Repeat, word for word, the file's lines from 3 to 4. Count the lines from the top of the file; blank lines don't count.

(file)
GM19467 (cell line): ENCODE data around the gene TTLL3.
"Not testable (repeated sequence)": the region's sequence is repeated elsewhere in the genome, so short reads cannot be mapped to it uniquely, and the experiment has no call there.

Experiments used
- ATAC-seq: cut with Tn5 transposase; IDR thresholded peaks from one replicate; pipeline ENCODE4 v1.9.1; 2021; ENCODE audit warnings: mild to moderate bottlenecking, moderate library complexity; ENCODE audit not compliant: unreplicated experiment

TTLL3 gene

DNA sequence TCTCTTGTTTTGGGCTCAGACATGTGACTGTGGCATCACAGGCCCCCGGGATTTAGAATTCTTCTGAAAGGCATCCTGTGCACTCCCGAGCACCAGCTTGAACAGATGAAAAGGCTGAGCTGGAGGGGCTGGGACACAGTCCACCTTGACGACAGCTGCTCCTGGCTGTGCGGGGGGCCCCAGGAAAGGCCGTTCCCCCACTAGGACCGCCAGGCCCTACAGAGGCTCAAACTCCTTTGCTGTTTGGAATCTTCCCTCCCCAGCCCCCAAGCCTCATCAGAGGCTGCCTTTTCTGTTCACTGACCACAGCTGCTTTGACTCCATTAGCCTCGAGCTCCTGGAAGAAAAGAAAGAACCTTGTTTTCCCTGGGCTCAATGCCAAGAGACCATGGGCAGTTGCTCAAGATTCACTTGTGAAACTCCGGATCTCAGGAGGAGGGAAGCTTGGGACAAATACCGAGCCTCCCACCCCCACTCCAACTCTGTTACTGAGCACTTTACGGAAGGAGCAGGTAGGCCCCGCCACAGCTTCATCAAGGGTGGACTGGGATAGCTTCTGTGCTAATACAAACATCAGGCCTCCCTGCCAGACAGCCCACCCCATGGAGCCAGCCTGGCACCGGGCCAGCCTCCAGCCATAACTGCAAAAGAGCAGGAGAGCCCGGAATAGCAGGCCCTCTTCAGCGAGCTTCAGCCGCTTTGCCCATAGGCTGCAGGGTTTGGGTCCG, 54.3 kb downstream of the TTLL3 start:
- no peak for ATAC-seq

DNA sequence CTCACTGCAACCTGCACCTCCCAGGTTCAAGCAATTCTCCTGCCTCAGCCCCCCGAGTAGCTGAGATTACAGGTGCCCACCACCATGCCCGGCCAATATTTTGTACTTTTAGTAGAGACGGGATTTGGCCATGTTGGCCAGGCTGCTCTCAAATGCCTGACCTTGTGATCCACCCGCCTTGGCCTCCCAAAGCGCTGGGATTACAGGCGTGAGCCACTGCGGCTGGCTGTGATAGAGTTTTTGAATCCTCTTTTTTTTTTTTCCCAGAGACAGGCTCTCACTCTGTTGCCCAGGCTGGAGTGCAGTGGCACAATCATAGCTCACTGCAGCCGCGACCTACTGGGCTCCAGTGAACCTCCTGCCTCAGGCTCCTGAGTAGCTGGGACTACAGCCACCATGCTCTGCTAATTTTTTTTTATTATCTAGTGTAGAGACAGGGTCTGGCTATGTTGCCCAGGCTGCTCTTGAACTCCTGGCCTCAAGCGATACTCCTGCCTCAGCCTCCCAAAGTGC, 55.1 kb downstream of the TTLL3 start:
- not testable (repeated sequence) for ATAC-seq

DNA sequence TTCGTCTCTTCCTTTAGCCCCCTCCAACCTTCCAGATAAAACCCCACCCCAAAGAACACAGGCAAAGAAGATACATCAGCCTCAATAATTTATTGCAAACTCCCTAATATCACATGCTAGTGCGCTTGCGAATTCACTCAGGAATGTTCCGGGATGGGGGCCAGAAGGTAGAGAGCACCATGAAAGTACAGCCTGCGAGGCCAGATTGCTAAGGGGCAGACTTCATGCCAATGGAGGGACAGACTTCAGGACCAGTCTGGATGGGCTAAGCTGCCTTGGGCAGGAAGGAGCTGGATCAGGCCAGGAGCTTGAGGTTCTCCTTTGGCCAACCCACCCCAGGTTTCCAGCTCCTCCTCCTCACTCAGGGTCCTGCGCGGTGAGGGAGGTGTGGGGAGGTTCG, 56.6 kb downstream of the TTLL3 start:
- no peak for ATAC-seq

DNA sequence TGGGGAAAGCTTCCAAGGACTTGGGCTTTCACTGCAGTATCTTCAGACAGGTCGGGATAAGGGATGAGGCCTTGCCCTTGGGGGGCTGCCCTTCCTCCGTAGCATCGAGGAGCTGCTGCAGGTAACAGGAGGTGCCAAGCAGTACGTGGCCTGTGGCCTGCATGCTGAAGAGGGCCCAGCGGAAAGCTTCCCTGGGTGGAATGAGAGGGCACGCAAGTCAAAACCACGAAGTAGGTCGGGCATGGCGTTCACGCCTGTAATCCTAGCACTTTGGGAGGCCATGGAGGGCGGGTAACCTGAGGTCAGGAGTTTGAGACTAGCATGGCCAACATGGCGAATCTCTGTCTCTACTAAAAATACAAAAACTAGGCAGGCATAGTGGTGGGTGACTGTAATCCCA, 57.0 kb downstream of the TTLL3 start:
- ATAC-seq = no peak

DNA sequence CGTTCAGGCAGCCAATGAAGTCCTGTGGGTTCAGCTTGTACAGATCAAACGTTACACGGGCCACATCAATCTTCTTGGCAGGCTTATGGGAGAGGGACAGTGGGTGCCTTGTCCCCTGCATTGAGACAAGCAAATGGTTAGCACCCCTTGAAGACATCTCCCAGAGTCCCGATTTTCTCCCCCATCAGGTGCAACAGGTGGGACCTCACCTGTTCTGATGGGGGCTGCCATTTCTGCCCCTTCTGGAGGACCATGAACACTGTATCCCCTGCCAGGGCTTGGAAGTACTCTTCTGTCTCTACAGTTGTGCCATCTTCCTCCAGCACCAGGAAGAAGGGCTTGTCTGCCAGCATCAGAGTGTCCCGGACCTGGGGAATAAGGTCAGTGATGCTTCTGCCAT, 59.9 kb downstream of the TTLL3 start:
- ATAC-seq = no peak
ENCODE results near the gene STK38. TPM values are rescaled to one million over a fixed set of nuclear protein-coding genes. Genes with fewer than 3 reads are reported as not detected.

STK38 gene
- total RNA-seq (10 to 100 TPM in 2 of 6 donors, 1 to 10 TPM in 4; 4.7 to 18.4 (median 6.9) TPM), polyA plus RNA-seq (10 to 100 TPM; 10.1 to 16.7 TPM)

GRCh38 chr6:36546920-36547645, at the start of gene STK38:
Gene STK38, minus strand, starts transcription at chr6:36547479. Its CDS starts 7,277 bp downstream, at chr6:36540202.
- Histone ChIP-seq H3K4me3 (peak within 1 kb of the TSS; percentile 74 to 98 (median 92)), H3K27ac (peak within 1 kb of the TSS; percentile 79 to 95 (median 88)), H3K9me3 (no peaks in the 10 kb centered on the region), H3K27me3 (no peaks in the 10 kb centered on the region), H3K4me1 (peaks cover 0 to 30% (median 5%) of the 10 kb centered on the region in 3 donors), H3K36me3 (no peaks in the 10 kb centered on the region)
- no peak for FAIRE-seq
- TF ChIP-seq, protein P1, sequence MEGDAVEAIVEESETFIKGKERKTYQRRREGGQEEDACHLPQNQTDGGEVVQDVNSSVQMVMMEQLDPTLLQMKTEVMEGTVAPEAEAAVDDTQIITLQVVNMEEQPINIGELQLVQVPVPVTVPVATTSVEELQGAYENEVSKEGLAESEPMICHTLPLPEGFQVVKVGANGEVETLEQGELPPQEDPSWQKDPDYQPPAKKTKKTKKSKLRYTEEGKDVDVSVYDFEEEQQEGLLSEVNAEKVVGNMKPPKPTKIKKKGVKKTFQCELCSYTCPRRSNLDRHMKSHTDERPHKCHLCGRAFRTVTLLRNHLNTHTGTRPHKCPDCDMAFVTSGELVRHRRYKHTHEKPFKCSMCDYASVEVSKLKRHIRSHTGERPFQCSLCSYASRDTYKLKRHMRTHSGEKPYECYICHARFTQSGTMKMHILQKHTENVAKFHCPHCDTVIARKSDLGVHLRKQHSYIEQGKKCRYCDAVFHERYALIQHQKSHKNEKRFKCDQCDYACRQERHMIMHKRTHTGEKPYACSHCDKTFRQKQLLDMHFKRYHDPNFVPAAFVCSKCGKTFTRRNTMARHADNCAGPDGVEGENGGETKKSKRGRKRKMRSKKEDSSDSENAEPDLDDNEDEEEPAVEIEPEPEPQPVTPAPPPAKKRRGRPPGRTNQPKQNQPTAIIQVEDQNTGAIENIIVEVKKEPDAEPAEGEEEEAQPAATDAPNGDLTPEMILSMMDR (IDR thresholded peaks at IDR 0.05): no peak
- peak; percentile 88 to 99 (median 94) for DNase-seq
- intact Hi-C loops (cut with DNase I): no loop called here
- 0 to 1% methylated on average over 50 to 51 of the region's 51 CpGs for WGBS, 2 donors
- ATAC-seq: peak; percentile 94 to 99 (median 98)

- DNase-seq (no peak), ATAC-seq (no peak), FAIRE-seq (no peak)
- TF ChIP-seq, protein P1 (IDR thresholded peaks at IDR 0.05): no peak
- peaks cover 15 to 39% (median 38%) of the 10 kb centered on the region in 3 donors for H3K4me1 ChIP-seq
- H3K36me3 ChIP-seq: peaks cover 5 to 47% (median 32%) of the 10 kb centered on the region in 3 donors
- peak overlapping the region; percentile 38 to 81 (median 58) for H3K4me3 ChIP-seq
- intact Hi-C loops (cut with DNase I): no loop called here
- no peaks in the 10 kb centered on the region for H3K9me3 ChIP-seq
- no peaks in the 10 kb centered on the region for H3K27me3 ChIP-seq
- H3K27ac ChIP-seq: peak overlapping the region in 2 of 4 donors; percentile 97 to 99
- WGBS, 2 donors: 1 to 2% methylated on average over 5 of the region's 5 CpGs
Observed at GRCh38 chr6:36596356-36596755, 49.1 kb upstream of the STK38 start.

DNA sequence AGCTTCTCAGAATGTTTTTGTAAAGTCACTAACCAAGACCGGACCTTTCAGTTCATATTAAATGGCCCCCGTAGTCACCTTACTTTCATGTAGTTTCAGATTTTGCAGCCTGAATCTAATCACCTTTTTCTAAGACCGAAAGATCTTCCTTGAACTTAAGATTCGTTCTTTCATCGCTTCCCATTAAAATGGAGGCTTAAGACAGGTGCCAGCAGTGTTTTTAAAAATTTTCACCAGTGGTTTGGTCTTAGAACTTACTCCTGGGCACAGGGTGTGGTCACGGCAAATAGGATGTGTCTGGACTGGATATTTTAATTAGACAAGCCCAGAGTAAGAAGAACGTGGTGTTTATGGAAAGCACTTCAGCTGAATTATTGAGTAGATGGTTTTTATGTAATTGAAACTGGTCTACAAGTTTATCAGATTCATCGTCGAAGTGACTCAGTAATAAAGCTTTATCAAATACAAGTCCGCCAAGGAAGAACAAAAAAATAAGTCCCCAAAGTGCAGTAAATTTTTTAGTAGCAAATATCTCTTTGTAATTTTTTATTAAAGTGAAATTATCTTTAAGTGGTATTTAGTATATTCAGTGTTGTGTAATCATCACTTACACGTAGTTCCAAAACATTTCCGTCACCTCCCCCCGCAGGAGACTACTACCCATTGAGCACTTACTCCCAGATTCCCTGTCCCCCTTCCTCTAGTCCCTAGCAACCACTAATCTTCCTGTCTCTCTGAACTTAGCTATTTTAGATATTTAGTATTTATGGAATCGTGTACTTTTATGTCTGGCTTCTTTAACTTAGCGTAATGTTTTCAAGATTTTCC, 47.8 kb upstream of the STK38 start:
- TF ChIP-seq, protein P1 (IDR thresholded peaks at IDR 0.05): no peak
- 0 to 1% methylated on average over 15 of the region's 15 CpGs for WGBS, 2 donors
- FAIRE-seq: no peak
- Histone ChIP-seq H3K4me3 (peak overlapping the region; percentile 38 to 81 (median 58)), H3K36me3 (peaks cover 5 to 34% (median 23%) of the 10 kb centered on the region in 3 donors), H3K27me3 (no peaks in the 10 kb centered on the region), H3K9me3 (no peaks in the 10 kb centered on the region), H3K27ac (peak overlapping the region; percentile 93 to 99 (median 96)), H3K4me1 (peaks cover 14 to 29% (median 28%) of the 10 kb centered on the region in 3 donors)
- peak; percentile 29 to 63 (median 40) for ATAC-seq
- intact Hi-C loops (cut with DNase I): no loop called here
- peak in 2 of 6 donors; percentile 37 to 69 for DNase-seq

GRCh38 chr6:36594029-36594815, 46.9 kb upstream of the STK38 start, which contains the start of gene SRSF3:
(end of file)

Experiments used
- ATAC-seq: cut with Tn5 transposase; IDR thresholded peaks from one replicate; pipeline ENCODE4 v1.9.1; 2021; ENCODE audit warnings: mild to moderate bottlenecking, moderate library complexity; ENCODE audit not compliant: unreplicated experiment